Efficacy of a Brief Tele-Cognitive Behavioral Treatment vs Attention Control for Head and Neck Cancer Survivors With Body Image Distress: A Pilot Randomized Clinical Trial

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JAMA Otolaryngol Head Neck Surg


IMPORTANCE: Although 1 in 4 head and neck cancer (HNC) survivors experience clinically significant body image distress (BID), a psychosocial morbidity that adversely affects quality of life, effective interventions for these patients are lacking.

OBJECTIVE: To evaluate the acceptability and preliminary efficacy of BRIGHT (Building a Renewed ImaGe after Head and neck cancer Treatment), a brief tele-cognitive behavioral therapy, at reducing BID among HNC survivors.

DESIGN, SETTING, AND PARTICIPANTS: This parallel-group pilot randomized clinical trial recruited adult HNC survivors with BID between August 13, 2020, and December 9, 2021, from the Medical University of South Carolina HNC clinic during a routine survivorship encounter. Data were analyzed from May 3 to June 16, 2022.

INTERVENTIONS: BRIGHT consisted of 5 weekly psychologist-led video tele-cognitive behavioral therapy sessions. Attention control (AC) consisted of dose- and delivery-matched survivorship education.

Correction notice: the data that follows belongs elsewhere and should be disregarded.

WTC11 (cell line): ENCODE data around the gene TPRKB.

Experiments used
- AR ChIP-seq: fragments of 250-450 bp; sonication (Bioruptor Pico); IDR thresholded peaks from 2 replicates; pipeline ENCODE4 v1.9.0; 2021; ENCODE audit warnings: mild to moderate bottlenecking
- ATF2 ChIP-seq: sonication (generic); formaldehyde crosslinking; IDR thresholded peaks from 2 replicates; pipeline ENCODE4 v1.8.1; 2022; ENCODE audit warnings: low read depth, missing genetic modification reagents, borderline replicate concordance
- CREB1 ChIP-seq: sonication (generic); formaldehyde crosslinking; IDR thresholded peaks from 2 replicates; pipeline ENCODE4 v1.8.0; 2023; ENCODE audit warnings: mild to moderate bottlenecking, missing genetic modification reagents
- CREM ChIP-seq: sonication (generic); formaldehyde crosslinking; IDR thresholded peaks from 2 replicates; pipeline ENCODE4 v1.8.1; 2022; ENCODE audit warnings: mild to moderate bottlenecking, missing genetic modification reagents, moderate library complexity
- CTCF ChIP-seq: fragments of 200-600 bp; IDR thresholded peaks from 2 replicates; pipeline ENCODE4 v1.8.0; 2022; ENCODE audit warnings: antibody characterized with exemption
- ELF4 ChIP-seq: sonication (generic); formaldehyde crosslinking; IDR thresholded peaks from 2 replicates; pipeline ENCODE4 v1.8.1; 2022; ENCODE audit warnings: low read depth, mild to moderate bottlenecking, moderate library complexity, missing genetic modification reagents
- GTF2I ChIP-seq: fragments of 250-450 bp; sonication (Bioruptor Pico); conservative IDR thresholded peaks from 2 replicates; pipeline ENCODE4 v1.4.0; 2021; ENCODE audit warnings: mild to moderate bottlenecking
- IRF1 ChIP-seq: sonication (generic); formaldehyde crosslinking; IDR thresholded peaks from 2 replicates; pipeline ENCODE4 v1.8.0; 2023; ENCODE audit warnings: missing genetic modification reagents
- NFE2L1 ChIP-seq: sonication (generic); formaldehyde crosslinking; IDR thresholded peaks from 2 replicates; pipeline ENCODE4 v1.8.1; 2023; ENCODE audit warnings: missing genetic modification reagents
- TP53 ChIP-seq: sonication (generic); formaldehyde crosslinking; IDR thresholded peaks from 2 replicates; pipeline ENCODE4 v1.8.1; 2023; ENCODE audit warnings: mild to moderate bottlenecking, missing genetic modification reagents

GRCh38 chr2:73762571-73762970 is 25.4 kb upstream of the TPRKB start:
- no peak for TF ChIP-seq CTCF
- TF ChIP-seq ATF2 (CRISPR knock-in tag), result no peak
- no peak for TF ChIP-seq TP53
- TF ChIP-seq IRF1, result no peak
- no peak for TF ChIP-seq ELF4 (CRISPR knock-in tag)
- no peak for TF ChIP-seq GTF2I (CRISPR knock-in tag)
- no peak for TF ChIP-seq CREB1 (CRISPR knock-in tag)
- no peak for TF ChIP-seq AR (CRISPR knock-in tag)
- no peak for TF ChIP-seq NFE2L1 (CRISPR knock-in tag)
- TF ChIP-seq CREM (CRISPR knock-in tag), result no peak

MAIN OUTCOMES AND MEASURES: Change in HNC-related BID was assessed using IMAGE-HN (Inventory to Measure and Assess imaGe disturbancE-Head and Neck), a validated patient-reported outcome (score range, 0-84, with higher scores indicating greater HNC-related BID). Clinical response rate was measured as the proportion of patients with a clinically meaningful change in IMAGE-HN scores.

RESULTS: Of the 44 HNC survivors with BID allocated to BRIGHT (n = 20) or AC (n = 24), the median (range) age was 63 (41-80) years, and 27 patients (61%) were female. Patients rated BRIGHT's acceptability highly (all metrics had a mean rating of ≥4.5/5), and 19 of 20 patients (95%) receiving BRIGHT were likely or highly likely to recommend it to other HNC survivors with BID. BRIGHT decreased HNC-related BID from baseline to 1 month postintervention relative to AC (mean model-based difference in change in IMAGE-HN score, -7.9 points; 90% CI, -15.9 to 0.0 points) and from baseline to 3 months postintervention relative to AC (mean model-based difference in change in IMAGE-HN score, -17.1 points; 90% CI, -25.6 to -8.6 points). At 3 months postintervention, the clinical response rate of BRIGHT was 6.6-fold higher than AC (model-based odds ratio, 6.6; 90% CI, 2.0-21.8). The improvement in HNC-related BID for BRIGHT vs AC at 3 months was clinically significant, and the effect size was large (Cohen d, -0.9; 90% CI, -1.4 to -0.4).

CONCLUSIONS AND RELEVANCE: In this pilot randomized clinical trial, BRIGHT was acceptable, may result in a clinically meaningful improvement in HNC-related BID, and showed a high clinical response rate. These promising preliminary data support conducting a large efficacy trial to establish BRIGHT as the first evidence-based treatment for HNC survivors with BID.

TRIAL REGISTRATION: ClinicalTrials.gov Identifier: NCT03831100.

Medical Subject Headings

Adult; Humans; Female; Middle Aged; Aged; Aged, 80 and over; Male; Quality of Life; Body Image; Pilot Projects; Head and Neck Neoplasms; Survivors; Cognitive Behavioral Therapy; Cognition

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